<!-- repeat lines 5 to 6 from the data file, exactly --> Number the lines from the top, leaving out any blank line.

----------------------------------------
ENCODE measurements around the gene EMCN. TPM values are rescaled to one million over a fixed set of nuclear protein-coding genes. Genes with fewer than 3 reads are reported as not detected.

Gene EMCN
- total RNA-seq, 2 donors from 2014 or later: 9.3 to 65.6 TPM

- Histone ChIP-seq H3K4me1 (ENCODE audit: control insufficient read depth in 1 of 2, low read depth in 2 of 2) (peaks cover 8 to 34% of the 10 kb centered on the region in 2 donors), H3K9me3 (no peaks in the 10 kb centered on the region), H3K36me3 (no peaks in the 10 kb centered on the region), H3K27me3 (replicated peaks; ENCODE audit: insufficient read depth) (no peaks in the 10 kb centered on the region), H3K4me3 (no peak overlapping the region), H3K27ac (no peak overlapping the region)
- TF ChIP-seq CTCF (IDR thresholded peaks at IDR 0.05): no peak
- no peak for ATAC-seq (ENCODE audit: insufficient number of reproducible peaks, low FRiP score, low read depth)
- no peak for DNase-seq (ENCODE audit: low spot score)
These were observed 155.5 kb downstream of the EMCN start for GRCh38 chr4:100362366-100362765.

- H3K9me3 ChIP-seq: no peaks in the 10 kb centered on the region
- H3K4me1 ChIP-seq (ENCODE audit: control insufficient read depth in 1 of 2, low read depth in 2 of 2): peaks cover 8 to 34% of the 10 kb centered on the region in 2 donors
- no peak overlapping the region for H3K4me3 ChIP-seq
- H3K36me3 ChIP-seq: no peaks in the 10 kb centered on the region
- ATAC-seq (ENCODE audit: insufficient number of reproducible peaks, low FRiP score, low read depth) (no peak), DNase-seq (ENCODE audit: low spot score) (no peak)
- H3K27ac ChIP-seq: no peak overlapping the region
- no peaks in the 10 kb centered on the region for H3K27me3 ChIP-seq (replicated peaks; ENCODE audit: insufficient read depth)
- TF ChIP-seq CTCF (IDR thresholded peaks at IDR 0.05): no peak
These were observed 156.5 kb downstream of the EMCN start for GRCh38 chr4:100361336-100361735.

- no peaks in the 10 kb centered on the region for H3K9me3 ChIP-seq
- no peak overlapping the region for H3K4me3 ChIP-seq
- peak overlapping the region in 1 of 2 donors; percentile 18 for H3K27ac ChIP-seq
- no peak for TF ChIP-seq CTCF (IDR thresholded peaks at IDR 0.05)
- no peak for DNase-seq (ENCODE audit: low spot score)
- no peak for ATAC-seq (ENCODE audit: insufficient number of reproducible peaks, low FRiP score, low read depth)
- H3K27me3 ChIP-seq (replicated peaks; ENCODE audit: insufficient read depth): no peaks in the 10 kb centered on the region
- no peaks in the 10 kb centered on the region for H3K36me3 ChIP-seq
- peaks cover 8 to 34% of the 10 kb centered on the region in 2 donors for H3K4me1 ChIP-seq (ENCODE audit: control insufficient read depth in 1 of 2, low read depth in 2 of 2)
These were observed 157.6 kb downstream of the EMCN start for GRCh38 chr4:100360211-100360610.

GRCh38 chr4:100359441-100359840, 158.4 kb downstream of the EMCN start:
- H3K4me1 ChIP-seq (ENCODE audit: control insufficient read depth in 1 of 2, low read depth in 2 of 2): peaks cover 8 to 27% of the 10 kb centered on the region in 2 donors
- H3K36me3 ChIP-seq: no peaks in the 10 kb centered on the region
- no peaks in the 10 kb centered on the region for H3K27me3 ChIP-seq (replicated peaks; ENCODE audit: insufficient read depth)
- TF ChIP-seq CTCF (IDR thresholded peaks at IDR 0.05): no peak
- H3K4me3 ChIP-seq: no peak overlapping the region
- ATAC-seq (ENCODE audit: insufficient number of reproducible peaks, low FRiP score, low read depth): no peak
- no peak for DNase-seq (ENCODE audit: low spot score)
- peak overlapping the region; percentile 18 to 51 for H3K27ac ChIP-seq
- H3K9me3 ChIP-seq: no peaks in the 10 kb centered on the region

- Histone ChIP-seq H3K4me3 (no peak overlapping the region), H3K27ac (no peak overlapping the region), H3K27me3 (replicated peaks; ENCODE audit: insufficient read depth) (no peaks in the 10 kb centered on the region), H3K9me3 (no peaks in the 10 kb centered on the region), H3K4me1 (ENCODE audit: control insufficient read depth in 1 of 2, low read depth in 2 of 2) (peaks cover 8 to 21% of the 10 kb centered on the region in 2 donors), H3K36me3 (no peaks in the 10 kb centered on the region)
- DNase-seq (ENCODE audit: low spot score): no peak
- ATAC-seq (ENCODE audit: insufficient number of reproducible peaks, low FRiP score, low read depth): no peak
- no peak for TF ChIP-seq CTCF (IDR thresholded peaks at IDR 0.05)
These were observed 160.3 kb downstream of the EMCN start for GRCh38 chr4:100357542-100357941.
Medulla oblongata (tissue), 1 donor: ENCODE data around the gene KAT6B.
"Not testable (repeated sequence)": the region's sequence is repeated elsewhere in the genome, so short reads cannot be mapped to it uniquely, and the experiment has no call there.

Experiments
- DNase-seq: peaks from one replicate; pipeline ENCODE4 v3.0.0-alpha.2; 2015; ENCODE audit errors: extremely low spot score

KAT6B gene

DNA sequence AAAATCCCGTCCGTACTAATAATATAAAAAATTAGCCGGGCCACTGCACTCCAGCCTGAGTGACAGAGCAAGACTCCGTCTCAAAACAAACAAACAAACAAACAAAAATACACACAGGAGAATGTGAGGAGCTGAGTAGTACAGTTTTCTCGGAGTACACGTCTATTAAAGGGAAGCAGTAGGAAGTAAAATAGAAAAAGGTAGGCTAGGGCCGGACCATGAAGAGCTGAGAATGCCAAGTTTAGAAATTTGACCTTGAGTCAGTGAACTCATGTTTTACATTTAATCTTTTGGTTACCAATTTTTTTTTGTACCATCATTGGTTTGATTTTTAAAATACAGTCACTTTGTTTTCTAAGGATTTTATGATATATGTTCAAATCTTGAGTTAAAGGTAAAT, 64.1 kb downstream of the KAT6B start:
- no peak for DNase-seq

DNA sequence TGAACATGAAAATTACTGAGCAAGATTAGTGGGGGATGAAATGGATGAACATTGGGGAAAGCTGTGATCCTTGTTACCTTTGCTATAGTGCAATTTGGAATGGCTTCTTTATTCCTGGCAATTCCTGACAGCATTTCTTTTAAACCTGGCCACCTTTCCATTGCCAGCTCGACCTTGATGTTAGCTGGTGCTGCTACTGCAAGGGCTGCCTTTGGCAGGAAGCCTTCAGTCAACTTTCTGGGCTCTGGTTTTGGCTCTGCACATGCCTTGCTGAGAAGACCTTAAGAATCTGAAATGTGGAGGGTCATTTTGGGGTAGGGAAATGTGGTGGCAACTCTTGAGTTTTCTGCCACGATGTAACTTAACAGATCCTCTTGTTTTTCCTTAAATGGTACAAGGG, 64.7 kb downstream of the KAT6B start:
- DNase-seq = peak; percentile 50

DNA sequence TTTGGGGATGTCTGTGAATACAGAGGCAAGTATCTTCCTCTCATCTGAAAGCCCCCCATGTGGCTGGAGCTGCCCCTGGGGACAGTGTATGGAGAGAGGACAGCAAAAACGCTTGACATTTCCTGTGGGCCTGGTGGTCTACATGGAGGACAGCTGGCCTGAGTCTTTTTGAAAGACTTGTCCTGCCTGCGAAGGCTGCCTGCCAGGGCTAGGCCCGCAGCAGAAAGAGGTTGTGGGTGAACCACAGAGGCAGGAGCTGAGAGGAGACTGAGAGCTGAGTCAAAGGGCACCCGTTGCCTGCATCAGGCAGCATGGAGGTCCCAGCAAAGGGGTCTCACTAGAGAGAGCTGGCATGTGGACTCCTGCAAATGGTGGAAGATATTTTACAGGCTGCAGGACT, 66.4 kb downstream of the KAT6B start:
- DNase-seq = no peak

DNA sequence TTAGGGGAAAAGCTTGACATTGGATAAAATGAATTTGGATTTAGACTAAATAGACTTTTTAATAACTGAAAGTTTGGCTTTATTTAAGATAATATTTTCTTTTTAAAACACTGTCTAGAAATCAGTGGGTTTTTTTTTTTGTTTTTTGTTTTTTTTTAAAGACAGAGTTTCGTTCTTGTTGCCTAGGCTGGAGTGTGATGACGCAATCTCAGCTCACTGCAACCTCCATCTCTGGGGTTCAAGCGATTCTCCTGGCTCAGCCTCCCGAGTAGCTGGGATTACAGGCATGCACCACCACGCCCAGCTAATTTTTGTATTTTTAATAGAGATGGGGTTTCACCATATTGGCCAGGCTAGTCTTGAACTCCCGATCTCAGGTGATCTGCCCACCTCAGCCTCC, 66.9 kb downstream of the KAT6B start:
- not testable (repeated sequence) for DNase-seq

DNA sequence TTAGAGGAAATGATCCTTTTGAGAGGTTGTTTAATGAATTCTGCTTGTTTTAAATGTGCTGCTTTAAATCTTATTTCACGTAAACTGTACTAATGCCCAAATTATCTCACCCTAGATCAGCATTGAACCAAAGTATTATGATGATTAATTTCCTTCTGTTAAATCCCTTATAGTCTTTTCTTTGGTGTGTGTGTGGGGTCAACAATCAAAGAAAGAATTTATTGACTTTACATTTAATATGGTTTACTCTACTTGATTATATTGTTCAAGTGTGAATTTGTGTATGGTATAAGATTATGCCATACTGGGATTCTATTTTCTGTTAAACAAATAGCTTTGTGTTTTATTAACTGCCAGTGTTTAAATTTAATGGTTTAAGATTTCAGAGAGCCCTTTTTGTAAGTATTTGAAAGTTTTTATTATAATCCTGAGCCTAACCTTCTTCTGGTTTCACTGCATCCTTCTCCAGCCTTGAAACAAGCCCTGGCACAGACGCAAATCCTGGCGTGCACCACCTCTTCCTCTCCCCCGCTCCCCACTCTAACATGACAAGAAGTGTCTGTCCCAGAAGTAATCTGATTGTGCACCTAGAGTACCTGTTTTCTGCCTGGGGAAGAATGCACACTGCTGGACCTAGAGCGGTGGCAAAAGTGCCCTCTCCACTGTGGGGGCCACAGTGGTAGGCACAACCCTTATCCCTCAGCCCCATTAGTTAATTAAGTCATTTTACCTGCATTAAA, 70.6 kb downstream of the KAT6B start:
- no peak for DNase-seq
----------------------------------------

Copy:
- TF ChIP-seq CTCF (IDR thresholded peaks at IDR 0.05): no peak
- no peak for ATAC-seq (ENCODE audit: insufficient number of reproducible peaks, low FRiP score, low read depth)